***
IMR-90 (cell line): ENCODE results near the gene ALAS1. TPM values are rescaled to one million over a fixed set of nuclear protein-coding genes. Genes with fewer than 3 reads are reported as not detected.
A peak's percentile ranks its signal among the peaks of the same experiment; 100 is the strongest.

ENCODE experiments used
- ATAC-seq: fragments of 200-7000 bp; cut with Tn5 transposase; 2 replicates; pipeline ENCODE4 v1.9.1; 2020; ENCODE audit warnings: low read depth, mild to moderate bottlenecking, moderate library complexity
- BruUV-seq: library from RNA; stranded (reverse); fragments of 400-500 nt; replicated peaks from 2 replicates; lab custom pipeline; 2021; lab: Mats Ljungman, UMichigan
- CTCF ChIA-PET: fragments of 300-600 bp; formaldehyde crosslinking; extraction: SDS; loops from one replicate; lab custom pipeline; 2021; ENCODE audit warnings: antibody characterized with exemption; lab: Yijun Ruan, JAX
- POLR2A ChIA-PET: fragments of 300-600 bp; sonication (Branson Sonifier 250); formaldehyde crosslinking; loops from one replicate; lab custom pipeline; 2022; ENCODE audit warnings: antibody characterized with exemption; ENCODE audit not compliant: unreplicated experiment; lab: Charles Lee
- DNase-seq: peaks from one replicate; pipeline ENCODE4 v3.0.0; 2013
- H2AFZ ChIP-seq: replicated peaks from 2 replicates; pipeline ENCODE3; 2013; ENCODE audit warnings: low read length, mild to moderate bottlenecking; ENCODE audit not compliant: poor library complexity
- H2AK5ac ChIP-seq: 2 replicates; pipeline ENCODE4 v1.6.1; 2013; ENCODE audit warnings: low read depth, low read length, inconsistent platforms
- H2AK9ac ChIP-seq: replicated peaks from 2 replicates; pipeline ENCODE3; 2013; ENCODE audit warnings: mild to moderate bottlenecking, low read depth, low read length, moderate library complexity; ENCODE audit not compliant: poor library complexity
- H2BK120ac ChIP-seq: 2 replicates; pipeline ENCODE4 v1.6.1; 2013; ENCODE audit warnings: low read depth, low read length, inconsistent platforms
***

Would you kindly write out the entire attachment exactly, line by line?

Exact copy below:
IMR-90 (cell line): ENCODE results near the gene ALAS1. TPM values are rescaled to one million over a fixed set of nuclear protein-coding genes. Genes with fewer than 3 reads are reported as not detected.
A peak's percentile ranks its signal among the peaks of the same experiment; 100 is the strongest.

ENCODE experiments used
- ATAC-seq: fragments of 200-7000 bp; cut with Tn5 transposase; 2 replicates; pipeline ENCODE4 v1.9.1; 2020; ENCODE audit warnings: low read depth, mild to moderate bottlenecking, moderate library complexity
- BruUV-seq: library from RNA; stranded (reverse); fragments of 400-500 nt; replicated peaks from 2 replicates; lab custom pipeline; 2021; lab: Mats Ljungman, UMichigan
- CTCF ChIA-PET: fragments of 300-600 bp; formaldehyde crosslinking; extraction: SDS; loops from one replicate; lab custom pipeline; 2021; ENCODE audit warnings: antibody characterized with exemption; lab: Yijun Ruan, JAX
- POLR2A ChIA-PET: fragments of 300-600 bp; sonication (Branson Sonifier 250); formaldehyde crosslinking; loops from one replicate; lab custom pipeline; 2022; ENCODE audit warnings: antibody characterized with exemption; ENCODE audit not compliant: unreplicated experiment; lab: Charles Lee
- DNase-seq: peaks from one replicate; pipeline ENCODE4 v3.0.0; 2013
- H2AFZ ChIP-seq: replicated peaks from 2 replicates; pipeline ENCODE3; 2013; ENCODE audit warnings: low read length, mild to moderate bottlenecking; ENCODE audit not compliant: poor library complexity
- H2AK5ac ChIP-seq: 2 replicates; pipeline ENCODE4 v1.6.1; 2013; ENCODE audit warnings: low read depth, low read length, inconsistent platforms
- H2AK9ac ChIP-seq: replicated peaks from 2 replicates; pipeline ENCODE3; 2013; ENCODE audit warnings: mild to moderate bottlenecking, low read depth, low read length, moderate library complexity; ENCODE audit not compliant: poor library complexity
- H2BK120ac ChIP-seq: 2 replicates; pipeline ENCODE4 v1.6.1; 2013; ENCODE audit warnings: low read depth, low read length, inconsistent platforms